Washington and Colorado are getting lots of love on the left for legalizing recreational marijuana use. The states are especially looking like winners now that the Obama administration has announced that as long as they set up a “tightly regulated market” for pot sales, it won’t send DEA agents and prosecutors after the newly emboldened sellers and growers who are setting up shop. Seen another way, Washington and Colorado opened the door to the federal government to loosen its own strict bans on marijuana use — and the Obama administration just walked through it.
At the same time, liberals have nothing good to say about a rash of state bills that aim to defang federal enforcement of gun laws. The latest proposal, in Missouri, was vetoed by Democratic Gov. Jay Nixon but is scheduled for a second vote to override him later this month. Missouri’s bill has rightly gotten tagged as wacko for going so far as to make it a crime for a federal agent to enforce a federal gun law — for example, by conducting a background check or inspecting a gun seller’s license.
The idea of arresting ATF officers is crazy enough that in Wyoming, a state that actually has such a law on the books, no such arrests have reportedly been made. That’s not really a surprise: These state efforts to nullify federal gun laws are better understood as a form of protest against federal power in general and federal laws about guns in particular. They’ve got little to no chance of holding up in court. The most obvious reason that the pot laws are more effective as a curb on federal power is their indirect approach. Washington state and Colorado aren’t directly challenging the bans on marijuana enacted by Congress. And they’re sure not threatening to arrest any federal agent for enforcing those bans. Instead, the states simply boxed the feds in. The Justice Department can let the marijuana storefronts open, as Washington and Colorado voters have asked for, or shut it all down in the name of federal power.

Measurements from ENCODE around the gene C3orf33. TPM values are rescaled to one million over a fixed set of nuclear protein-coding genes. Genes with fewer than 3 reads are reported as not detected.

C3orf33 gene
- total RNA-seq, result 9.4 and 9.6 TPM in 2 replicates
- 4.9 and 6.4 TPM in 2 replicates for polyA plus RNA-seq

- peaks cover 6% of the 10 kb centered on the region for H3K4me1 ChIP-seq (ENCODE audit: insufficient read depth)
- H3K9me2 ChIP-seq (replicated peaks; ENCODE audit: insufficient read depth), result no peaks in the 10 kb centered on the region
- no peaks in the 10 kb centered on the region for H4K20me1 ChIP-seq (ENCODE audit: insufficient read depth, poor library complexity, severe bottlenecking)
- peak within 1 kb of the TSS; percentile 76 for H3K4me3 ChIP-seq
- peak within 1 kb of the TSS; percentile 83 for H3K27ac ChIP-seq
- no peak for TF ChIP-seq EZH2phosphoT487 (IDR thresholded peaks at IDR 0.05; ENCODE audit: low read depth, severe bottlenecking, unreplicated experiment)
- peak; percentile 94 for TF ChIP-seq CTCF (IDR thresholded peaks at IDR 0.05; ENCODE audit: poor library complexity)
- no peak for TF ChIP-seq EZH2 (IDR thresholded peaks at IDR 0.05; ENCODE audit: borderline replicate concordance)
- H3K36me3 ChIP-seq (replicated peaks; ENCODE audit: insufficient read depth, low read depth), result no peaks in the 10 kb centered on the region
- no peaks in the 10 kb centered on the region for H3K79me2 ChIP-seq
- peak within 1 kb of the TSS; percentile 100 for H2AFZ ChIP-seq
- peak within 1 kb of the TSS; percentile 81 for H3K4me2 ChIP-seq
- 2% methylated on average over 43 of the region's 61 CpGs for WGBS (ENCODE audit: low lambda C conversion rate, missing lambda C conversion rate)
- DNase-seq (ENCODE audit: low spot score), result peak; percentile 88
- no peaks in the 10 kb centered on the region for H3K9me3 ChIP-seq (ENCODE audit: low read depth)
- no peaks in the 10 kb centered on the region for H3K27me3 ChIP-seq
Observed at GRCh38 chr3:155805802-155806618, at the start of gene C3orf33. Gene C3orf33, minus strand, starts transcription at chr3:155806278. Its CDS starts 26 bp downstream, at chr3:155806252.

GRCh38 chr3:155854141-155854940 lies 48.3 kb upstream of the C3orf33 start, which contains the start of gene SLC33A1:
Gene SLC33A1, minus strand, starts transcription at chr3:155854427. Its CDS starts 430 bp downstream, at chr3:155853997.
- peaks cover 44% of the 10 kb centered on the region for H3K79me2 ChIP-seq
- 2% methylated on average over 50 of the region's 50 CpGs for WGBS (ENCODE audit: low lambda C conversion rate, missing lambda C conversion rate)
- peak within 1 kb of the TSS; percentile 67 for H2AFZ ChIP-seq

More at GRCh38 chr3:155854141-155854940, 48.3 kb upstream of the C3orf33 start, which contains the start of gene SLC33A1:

The Justice Department already had to make this kind of call, on a smaller scale, when states like California legalized medical marijuana. Justice said in 2011 that it wasn’t an “efficient use of federal resources to focus enforcement on individuals with serious illnesses,” as in, medical marijuana users. But at that point, DOJ also warned that “large-scale” marijuana growers and sellers should not imagine themselves shielded.
The big shift in the new memo to the country’s U.S. Attorneys, issued by Deputy Attorney General James Cole in August, is its statement that if a state has strong regulations in place, and the marijuana business is complying with them, this “may allay the threat that an operation’s size poses to federal enforcement interests.” And so, “in exercising prosecutorial discretion, prosecutors should not consider the size or commercial nature of a marijuana operation alone as a proxy for assessing whether marijuana trafficking implicates the Department’s enforcement priorities.”
In other words, bigger no longer means scarier, because bigger no longer means giant illegal drug cartel. It could someday mean a clean-cut chain, even the Starbucks of Pot.
That’s why marijuana advocates are largely cheering Justice’s new stance. The pro-pot laws in Washington and Colorado don’t have to directly challenge federal law to change it forever.